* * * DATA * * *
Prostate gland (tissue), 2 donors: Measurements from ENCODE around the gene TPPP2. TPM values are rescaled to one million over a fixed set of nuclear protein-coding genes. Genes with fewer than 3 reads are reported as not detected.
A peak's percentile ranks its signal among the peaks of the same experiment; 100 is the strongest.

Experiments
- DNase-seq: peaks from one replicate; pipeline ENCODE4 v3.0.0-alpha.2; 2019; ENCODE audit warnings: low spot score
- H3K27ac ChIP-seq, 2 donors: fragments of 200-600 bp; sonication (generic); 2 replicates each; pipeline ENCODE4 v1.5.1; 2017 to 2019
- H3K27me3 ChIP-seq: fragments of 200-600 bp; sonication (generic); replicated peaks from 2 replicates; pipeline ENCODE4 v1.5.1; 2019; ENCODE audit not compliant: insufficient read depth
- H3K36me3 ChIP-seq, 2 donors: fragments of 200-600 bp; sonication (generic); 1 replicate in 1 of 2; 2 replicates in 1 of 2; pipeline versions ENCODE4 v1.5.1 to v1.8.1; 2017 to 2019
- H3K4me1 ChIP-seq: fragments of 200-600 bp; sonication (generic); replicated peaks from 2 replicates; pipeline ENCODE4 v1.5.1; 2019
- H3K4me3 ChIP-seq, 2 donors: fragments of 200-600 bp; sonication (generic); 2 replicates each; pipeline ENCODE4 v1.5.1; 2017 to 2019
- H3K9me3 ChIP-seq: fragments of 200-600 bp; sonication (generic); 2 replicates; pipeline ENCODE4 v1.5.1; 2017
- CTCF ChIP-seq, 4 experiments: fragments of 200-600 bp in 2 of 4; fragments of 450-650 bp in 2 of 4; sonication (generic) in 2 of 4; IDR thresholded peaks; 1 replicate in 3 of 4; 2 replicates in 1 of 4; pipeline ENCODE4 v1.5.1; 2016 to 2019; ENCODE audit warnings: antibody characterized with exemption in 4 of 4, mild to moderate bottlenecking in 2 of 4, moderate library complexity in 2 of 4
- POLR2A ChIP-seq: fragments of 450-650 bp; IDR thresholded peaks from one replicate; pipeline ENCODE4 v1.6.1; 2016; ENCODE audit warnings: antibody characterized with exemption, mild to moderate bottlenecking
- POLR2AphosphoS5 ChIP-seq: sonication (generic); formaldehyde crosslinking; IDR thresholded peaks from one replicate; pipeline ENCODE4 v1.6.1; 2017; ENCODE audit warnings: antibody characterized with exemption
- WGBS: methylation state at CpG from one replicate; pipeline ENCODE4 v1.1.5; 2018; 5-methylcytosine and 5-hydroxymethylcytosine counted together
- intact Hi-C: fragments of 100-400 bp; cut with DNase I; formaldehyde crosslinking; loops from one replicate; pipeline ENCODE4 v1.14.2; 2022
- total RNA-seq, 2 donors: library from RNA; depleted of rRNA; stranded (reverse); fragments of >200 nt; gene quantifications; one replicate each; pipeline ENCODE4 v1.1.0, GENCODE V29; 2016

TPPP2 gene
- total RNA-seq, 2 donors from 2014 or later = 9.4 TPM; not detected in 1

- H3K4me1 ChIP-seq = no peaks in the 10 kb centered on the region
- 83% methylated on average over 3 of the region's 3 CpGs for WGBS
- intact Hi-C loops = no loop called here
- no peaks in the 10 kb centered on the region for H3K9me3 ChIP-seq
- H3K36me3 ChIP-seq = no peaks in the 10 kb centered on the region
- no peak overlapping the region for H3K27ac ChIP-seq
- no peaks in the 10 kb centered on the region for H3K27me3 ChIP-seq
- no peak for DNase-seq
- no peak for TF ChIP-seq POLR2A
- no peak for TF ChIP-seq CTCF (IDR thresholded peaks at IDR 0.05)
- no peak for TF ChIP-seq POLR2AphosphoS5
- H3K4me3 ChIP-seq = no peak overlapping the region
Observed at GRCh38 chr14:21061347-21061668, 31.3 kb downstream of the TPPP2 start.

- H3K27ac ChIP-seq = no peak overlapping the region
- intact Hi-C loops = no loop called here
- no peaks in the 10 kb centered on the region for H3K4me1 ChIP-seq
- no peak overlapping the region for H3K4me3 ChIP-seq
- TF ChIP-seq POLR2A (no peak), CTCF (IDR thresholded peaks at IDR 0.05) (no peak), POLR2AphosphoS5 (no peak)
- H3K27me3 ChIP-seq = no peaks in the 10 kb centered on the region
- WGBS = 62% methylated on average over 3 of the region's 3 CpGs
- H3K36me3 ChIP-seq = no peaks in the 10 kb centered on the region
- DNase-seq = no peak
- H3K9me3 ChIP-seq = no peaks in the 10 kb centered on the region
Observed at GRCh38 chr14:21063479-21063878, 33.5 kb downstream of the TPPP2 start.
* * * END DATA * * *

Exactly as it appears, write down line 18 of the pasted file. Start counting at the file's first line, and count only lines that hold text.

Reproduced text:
- total RNA-seq, 2 donors from 2014 or later = 9.4 TPM; not detected in 1